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Caveat Lector, dear companion. I have the feeling that you are either about to take the ride with me or you’ll be bailing out of this essay pretty quickly. I wouldn’t blame you if you did the latter, because I am going to write some things that I don’t really understand myself. I just need to put them down to see what I think about them. If I am lucky you may stick around to help me think things through.
What I have been pondering, certainly not for the first time, is a subject that I have come to think of as the persistent and highly misunderstood form of inter-species communication that occurs anytime a human being makes a connection with God. I am convinced that what we THINK is happening when we commune with the Divine is almost certainly not what is, in fact, happening.
The first idea with which I have wrestled for quite some time has to do with our persistent human tendency to make everything that is not human over into our own image, a habit sometimes referred to as anthropomorphizing. We believers in God hear a lot about it from our atheist and agnostic friends, and frankly I am sure that they are mostly right in this regard. Put another way, I think that particular criticism actually reflects an unmistakable and oft-repeated biblical criticism of bad religion.
"For My thoughts are not your thoughts, nor are your ways my ways," declares the LORD. "For as the heavens are higher than the earth, so are my ways higher than your ways and my thoughts (are higher) than your thoughts.” Isaiah 55:8, 9Too many times we attempt to make God over into a comfortable and only comforting caricature of the Divine. I have come to believe that this tenacious habit is in reality a sign of my doubt and disbelief, not a symptom of faith, because while God is certainly personal, God cannot be construed by any stretch of biblical authority to be human.
The first sign of this is that as Creator, God claims complete responsibility for the universe in which we live.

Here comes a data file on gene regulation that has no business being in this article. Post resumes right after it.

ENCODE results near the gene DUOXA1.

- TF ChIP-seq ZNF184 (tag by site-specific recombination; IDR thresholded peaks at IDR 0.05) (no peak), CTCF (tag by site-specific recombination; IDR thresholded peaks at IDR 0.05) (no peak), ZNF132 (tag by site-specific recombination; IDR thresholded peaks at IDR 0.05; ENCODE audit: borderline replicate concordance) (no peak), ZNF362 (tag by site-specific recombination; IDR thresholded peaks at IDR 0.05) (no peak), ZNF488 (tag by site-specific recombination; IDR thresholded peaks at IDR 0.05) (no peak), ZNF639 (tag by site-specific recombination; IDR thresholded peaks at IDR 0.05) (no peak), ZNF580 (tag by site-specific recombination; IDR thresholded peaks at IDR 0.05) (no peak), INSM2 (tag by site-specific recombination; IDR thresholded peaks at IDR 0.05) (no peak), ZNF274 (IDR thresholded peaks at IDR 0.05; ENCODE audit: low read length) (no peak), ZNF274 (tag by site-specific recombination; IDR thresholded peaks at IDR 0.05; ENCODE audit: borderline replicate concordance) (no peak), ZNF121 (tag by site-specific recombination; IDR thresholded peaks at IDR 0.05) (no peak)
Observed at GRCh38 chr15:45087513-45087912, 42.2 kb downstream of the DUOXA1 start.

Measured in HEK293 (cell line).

28 “Hath the rain a father? Or who hath begotten the drops of dew?All of the phenomena named above are forces of nature. They are manifestations of creation that cannot be controlled by human beings. They are not lullabies that reassure us of God’s gentle demeanor, but harbingers of the untamed God, who is not subject to human desires and who does not pander to human emotion.
29 Out of whose womb came the ice? And the hoary frost of heaven, who hath engendered it?
30 The waters are hid as with a stone, and the face of the deep is frozen.
31 “Canst thou bind the sweet influences of Pleiades, or loose the bands of Orion?
32 Canst thou bring forth Mazzaroth in his season? Or canst thou guide Arcturus with his sons?
33 Knowest thou the ordinances of heaven? Canst thou set the dominion thereof over the earth?
34 “Canst thou lift up thy voice to the clouds, that abundance of waters may cover thee?
35 Canst thou send lightnings that they may go and say unto thee, ‘Here we are’?
36 Who hath put wisdom in the inward parts, or who hath given understanding to the heart?
37 Who can number the clouds by wisdom? Or who can stay the bottles of heaven,
38 when the dust groweth into hardness, and the clods cleave fast together? Job 38:28-38
This is not to say that God does not love us but that the God who loves us is of such immensity of power and purpose that we will not in this lifetime understand the Almighty. God’s discourse with Job stands to remind every would-be believer that genuine faith takes into account ALL of the deeds of the Almighty, not merely those which give us warm and fuzzy feelings. The decay side of existence, including its corrosive, destructive and dismembering realities, is also an expression of the Divine character.
OK, well, that is enough for today. I’ll come back later this week to attempt one or two more ideas that seem to follow on from those I have stated above.
In the meantime, what is your reaction to what I’ve written thus far? Leave a comment.
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